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Introduction to Digital Photography 
by Frank Phillips

There is still a lot of confusion surrounding digital cameras and digital photography. With all the new cameras and options it just seems to get more confusing instead of clearer. It is easier to approach something if you can take it in small bites. So in an effort to make digital easier to approach and understand I've grouped together everything you need to know to get started in ten easy to understand lessons. Here's goes lesson 2.

Lesson 1

Lesson 2 Lesson 3 Lesson 4 Lesson 5
Lesson 6 Lesson 7 Lesson 8 Lesson 9 Lesson 10

Lesson 2: Understanding Resolution

A digital image, just like the image you see on your computer monitor or television, is made up tiny dots called pixels. The term "Resolution", when used to describe a digital camera refers to the size of the digital image the camera produces, and is usually expressed in terms of "megapixels" or how many million pixels it can record in a single image. The number of pixels a camera captures is called the camera's resolution.

For example, a camera that captures 1600 x 1200 pixels produces an image with a resolution of 1.92 million pixels and would be referred to as a 2.0 megapixel camera. You get to 1.92 million pixels by multiplying the vertical and horizontal dimensions. That number is then rounded off to 2 for marketing purposes.

The image below shows the relative image sizes of today's most common digital cameras. At their actual size even the smallest of them would likely be larger than your entire computer screen. Notice the tremendous difference between 2.1 megapixels and 3.3 megapixels. This is why you'll get better prints from a 3 megapixel camera when compared to a 2 megapixel camera. More resolution means better quality - up to a point. Both optics and the quality of the image capture chip play a role too.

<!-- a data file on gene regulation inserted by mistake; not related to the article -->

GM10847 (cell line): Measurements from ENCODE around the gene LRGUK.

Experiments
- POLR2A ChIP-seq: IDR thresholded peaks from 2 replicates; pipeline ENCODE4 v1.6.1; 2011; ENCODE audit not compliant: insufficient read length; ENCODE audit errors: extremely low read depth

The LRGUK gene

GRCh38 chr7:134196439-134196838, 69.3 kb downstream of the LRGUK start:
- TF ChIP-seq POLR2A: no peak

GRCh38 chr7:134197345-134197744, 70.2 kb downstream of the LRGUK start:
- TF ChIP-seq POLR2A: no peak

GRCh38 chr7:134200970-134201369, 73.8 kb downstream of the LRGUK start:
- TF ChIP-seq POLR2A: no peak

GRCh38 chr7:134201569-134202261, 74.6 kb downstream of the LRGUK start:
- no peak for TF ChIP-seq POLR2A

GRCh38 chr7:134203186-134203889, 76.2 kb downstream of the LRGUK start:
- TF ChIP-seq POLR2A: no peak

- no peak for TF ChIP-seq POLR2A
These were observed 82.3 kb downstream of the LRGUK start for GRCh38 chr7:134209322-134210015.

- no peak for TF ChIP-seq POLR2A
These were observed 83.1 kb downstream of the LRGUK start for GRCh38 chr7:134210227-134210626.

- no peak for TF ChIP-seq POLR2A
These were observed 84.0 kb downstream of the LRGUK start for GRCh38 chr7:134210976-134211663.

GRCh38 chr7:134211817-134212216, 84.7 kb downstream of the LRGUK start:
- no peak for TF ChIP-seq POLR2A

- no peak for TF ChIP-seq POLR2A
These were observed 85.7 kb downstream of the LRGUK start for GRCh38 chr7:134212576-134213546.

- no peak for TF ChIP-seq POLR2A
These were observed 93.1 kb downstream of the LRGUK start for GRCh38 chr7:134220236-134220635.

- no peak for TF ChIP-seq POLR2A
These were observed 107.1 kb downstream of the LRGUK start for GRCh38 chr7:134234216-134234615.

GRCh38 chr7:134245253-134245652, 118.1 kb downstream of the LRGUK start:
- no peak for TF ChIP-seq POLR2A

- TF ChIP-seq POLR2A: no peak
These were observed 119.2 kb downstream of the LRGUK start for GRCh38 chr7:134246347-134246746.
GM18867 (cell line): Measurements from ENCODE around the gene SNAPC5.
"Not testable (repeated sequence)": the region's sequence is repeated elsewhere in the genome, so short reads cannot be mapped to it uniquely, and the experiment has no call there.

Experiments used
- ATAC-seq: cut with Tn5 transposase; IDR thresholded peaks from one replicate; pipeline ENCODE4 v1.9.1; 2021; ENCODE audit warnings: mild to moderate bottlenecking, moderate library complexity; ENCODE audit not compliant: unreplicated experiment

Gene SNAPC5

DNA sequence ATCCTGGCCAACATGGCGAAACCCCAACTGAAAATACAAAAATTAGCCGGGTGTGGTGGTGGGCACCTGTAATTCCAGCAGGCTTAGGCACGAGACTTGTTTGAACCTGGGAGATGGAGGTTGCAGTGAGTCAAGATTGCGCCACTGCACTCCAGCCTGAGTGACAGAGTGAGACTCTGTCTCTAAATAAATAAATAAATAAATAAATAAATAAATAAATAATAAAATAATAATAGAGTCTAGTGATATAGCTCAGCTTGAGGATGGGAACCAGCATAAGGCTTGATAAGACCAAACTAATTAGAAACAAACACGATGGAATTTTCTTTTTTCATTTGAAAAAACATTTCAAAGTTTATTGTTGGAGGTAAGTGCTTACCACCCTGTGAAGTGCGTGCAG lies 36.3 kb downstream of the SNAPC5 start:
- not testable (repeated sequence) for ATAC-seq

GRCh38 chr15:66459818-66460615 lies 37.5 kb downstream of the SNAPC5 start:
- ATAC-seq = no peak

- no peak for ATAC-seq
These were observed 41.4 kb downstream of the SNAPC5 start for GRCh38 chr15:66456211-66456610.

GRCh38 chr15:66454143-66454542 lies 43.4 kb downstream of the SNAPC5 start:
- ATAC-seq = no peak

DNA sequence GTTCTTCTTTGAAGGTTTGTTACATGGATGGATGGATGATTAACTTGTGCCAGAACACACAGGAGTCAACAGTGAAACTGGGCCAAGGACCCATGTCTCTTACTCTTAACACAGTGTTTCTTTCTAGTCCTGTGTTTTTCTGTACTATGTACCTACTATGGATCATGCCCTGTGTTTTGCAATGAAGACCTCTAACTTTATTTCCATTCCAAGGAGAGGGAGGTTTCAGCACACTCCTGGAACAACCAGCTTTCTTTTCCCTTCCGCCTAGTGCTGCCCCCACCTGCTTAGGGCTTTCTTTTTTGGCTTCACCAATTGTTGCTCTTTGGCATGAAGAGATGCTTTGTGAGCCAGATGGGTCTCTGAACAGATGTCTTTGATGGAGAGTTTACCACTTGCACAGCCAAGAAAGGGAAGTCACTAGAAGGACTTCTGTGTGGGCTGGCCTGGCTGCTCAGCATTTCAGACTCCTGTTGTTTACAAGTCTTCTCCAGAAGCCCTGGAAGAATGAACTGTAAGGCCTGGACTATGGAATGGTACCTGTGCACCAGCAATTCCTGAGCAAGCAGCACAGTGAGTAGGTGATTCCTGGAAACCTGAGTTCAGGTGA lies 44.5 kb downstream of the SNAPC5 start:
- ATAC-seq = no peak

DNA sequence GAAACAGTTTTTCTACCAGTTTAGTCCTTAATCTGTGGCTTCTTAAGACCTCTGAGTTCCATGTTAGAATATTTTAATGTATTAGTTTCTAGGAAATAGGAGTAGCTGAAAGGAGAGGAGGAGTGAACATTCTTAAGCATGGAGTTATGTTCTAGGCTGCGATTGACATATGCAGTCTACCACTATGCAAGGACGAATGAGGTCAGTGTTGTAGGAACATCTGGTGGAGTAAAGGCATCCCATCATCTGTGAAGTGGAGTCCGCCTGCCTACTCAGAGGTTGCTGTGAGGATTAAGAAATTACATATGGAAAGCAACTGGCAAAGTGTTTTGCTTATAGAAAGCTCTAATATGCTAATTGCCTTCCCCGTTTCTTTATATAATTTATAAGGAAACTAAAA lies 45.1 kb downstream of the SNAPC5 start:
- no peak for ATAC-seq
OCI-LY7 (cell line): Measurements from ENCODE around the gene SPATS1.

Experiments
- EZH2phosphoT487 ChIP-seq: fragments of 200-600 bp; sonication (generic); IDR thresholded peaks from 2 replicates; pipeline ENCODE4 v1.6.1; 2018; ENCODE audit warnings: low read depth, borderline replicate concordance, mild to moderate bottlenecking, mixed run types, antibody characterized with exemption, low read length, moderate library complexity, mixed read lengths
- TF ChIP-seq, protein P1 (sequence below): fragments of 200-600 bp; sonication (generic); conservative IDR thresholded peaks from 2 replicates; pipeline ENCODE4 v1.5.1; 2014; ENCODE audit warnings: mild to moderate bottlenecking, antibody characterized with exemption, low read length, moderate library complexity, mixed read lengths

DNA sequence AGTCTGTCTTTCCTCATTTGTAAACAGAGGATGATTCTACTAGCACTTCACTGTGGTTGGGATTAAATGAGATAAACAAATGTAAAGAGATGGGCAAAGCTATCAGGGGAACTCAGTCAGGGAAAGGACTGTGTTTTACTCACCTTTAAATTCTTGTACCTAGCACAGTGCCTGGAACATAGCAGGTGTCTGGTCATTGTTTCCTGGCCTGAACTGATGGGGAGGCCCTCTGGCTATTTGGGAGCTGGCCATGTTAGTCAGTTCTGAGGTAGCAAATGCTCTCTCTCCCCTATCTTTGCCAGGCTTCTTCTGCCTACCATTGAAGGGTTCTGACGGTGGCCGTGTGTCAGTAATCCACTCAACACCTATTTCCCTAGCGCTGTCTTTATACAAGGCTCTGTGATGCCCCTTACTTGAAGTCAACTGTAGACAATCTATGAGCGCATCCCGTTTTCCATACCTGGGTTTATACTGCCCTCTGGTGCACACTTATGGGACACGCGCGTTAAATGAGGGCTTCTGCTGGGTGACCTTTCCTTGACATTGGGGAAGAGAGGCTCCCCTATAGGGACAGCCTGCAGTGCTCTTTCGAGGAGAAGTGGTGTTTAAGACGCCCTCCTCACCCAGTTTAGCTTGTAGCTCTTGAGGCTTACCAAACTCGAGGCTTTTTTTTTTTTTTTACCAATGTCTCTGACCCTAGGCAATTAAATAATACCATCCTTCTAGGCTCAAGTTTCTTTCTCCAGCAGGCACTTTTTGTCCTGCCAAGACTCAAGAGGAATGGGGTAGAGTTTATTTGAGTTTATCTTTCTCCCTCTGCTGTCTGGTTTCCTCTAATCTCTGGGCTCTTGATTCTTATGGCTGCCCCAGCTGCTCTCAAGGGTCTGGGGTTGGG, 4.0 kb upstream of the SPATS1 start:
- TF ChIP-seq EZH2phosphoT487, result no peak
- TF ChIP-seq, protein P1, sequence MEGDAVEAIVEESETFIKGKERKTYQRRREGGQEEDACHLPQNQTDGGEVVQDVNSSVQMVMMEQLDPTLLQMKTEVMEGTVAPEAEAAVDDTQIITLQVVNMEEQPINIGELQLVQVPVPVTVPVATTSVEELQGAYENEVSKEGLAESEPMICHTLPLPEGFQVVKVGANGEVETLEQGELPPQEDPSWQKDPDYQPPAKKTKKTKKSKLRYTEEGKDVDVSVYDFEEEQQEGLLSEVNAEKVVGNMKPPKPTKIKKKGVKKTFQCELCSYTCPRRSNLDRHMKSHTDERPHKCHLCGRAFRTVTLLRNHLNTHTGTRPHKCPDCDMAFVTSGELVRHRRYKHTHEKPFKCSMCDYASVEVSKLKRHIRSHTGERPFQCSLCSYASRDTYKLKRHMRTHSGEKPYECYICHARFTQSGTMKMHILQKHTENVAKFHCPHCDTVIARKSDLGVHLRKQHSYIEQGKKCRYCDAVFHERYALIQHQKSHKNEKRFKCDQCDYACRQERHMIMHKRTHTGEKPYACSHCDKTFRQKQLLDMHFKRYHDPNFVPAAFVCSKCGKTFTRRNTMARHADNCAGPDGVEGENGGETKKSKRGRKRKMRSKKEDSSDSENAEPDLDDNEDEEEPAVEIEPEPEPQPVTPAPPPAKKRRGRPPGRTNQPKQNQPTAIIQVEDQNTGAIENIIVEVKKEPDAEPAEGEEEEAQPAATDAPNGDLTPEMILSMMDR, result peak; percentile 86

This example gives you a feeling for the size relationship of images
recorded at 1.3 through 5.0 megapixels. As you can see a
jump from 1.3 to just 3.3 megapixels is significant.

The Advantage of Higher Resolutions
The advantage of having a camera with a higher resolution is you have more pixels to work with. That's important when getting prints made. In general more resolution means better print quality. It also gives you an advantage if you need to crop the image. Cropping is when you only use part of the image for the final print. It also gives you an advantage when creating larger 5x7, 8x10, or bigger prints. The more you have to blow an image up the more any defects will start to jump out. Starting with a higher resolution image means there's less magnification necessary to get to a given print size.